CNET también está disponible en español.

Ir a español

Don't show this again

Christmas Gift Guide
Culture

Google exec thinks we're pretty stupid, wants us to be Android phones by 2045

Technically Incorrect: In an interview with Playboy, Google's director of engineering, Ray Kurzweil, says humans are inadequate without implanted nanobots.

Technically Incorrect offers a slightly twisted take on the tech that's taken over our lives.


Illustration of brain with implanted chip

Oh, how we'll change when we're dominated by, and even turned into, machines.

Alfred Pasieka/Science Photo Library/Corbis

I always wanted to be perfect, until I discovered that there's no such thing as the perfect lover.

I reasoned that if perfection didn't exist, I was creating unnecessary pain by trying.

Google's director of engineering, Ray Kurzweil, isn't so pragmatic. In fact, when you read what he said in a new interview with Playboy, you get the impression that humanity, to him, is a sad, low-level species.

"We have limited capacity in our brain," he said. "It's at least a million times slower than computational electronics."

In essence, then, computers are sneering at our incompetence.

Ergo, Kurzweil declared, we need nanobots shoved inside our heads to turn us into, well, what? The sorts of humans Ray Kurzweil would rather hang out with? Or perhaps, as he once intimated, gods?

Yes, bettering humanity is all about turning us into gray-bearded types who can rain down storms and pestilence at the wiggle of an eyebrow.

And it will all start occurring by 2030, he said, with 2045 being the year of the full Singularity, when robots will simply make human intelligence utterly pointless.

Asked whether he thought we were evolving into iPhones, he didn't waver (though he did prefer Google's Android software for phones).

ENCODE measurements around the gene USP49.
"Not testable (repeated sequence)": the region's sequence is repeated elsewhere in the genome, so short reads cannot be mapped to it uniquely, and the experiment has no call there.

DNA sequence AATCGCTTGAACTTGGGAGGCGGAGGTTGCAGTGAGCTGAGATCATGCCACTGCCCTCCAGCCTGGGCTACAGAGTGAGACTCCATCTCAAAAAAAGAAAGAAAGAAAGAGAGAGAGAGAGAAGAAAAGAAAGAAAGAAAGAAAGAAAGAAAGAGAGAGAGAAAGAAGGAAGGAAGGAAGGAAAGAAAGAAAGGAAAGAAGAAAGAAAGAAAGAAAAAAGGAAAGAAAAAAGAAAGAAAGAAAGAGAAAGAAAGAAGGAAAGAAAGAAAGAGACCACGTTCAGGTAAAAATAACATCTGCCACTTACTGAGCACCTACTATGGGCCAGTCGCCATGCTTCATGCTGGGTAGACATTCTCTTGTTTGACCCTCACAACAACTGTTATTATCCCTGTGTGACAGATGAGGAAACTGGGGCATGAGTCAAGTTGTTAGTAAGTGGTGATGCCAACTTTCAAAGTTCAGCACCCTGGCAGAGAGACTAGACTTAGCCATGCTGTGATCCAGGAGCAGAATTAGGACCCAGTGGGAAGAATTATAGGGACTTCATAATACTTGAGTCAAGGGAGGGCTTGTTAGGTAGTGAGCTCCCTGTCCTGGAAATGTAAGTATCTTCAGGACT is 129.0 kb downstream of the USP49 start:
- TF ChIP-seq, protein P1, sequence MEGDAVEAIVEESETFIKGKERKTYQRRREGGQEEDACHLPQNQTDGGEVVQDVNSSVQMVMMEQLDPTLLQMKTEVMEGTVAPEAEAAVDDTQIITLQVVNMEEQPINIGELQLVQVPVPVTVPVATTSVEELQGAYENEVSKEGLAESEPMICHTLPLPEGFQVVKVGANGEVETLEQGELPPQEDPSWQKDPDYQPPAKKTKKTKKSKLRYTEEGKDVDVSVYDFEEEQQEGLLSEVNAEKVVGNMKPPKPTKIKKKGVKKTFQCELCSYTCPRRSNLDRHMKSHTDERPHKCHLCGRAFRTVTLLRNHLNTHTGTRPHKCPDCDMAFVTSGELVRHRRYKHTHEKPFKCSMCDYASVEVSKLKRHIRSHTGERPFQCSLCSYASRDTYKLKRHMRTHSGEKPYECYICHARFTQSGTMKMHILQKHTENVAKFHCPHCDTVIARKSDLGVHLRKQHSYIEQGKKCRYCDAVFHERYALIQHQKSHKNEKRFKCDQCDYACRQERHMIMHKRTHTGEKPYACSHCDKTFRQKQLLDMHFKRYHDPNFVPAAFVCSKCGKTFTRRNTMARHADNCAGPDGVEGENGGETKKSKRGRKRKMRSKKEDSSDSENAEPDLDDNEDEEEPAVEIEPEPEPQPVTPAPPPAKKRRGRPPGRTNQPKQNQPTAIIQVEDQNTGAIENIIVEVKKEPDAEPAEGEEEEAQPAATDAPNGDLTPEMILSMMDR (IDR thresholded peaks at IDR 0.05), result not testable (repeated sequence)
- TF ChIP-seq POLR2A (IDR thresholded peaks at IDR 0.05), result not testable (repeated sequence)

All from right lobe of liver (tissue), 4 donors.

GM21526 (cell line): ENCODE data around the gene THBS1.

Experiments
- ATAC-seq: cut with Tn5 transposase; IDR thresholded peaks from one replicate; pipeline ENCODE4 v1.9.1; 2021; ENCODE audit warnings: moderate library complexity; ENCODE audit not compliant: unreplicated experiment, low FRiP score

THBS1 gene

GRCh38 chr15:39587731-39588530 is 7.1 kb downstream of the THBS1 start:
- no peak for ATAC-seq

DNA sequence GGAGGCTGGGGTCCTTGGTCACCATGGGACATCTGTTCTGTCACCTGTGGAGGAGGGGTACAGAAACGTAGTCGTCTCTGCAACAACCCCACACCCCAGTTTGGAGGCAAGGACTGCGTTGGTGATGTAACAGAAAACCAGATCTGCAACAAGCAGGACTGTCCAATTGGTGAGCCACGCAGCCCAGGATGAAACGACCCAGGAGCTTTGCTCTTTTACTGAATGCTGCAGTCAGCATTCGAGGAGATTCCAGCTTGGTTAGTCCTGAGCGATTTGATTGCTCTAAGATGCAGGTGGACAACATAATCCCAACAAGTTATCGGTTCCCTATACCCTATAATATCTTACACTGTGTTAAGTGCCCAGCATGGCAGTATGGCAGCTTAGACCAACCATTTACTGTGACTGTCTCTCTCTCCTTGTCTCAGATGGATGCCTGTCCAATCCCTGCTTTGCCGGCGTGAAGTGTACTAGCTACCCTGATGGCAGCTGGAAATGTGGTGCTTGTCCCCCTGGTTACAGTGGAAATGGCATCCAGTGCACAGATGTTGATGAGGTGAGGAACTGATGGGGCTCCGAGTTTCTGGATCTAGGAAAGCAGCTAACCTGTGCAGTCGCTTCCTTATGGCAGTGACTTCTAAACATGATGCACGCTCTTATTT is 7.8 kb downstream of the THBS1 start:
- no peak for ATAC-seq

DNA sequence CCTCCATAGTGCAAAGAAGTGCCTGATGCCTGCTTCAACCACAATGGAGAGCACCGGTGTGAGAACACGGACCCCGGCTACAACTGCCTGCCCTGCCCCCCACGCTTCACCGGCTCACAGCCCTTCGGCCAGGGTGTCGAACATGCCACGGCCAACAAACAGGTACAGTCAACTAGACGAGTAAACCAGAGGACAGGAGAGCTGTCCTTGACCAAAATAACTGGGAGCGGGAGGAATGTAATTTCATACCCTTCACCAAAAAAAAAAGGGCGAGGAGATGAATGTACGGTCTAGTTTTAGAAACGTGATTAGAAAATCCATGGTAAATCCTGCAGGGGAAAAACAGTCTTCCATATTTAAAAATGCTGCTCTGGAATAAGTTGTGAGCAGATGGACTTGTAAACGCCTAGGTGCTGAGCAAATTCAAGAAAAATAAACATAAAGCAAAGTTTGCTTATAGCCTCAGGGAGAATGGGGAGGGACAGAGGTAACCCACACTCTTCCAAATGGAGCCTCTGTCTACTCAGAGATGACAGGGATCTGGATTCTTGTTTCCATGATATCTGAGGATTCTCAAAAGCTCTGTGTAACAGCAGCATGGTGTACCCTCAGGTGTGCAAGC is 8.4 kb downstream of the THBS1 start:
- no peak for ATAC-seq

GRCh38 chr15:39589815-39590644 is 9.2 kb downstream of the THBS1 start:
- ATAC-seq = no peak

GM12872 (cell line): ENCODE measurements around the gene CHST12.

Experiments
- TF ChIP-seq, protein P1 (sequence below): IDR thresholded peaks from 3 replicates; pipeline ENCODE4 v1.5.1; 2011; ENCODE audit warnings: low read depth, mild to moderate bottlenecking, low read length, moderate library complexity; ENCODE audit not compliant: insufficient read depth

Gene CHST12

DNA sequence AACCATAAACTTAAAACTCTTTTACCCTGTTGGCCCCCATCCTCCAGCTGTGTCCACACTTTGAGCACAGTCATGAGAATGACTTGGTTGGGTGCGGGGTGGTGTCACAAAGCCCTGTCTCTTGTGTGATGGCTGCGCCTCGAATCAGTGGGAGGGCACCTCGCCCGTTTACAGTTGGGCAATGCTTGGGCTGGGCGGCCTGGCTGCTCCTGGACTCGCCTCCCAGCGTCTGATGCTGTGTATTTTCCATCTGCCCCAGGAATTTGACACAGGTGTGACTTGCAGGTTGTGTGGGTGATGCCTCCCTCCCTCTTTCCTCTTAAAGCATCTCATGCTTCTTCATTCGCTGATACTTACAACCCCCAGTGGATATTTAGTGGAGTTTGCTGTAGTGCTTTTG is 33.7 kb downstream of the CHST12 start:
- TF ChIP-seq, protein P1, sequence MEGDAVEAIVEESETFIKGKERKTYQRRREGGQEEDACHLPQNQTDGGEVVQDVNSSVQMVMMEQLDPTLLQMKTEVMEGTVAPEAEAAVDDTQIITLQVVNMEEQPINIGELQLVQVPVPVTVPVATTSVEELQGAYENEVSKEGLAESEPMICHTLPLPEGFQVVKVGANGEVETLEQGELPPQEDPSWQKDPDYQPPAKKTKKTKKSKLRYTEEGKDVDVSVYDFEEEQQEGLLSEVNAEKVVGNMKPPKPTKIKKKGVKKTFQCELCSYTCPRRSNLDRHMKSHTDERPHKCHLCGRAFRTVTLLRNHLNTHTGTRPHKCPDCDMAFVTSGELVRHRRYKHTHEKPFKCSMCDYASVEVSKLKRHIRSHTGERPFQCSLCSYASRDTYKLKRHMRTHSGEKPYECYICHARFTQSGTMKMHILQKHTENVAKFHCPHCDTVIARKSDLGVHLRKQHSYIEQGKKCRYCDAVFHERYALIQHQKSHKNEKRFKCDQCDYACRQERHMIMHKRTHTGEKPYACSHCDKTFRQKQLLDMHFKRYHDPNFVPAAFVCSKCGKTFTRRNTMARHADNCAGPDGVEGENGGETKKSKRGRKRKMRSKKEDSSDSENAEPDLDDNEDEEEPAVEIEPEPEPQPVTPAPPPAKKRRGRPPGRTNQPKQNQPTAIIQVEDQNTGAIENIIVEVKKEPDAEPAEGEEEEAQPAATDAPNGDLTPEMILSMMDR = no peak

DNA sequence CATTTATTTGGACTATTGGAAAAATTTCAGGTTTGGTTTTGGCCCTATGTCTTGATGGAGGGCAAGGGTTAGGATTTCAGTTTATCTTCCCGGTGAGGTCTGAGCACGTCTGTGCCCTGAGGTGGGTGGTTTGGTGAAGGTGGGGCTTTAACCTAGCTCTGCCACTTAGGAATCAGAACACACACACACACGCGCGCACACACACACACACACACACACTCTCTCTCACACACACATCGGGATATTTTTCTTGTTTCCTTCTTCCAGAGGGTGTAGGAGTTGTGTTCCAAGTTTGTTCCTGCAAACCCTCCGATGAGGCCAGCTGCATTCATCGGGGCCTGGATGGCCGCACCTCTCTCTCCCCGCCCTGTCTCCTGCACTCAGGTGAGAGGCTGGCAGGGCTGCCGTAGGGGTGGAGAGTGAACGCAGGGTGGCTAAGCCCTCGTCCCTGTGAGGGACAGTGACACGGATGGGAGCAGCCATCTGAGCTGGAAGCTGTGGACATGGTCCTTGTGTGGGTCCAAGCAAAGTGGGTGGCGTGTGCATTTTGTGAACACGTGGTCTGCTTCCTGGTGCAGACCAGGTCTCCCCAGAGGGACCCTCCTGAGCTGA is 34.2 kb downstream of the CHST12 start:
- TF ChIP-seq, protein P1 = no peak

"We're merging with these nonbiological technologies," he mused. "We're already on that path. I mean, this little Android phone I'm carrying on my belt is not yet inside my physical body, but that's an arbitrary distinction. It is part of who I am."

Indeed so. Our phones are just an extra limb created in Californian labs for our betterment.

What exactly, though, will we become? What sorts of people will we be when we have a nanobot permanently at our disposal? Why do we need it so badly?

To sound more clever, is the answer.

"Let's say I'm walking along and I see my boss at Google, Larry Page, approaching," Kurzweil explained. "I have three seconds to come up with something clever to say, and the 300 million modules in my neocortex won't cut it. I need a billion modules for two seconds. I'll be able to access that in the cloud just as we can access additional computation in the cloud for our mobile phones, and I'll be able to say exactly the right thing."

This delightful new world will be one in which everyone will say the right thing to the right person at the right moment.

Billions of kismets all happening every second of every day. Godlike perfection attained by our grubby little species.

And, like so many of the ultimate dreams of contemporary technologists, dull in the extreme.

Or will the wealthy have better, more sophisticated nanobots, so they won't merely be richer, but actually sound smarter for once too?

Who cannot wait for this nirvana of the one-percenters?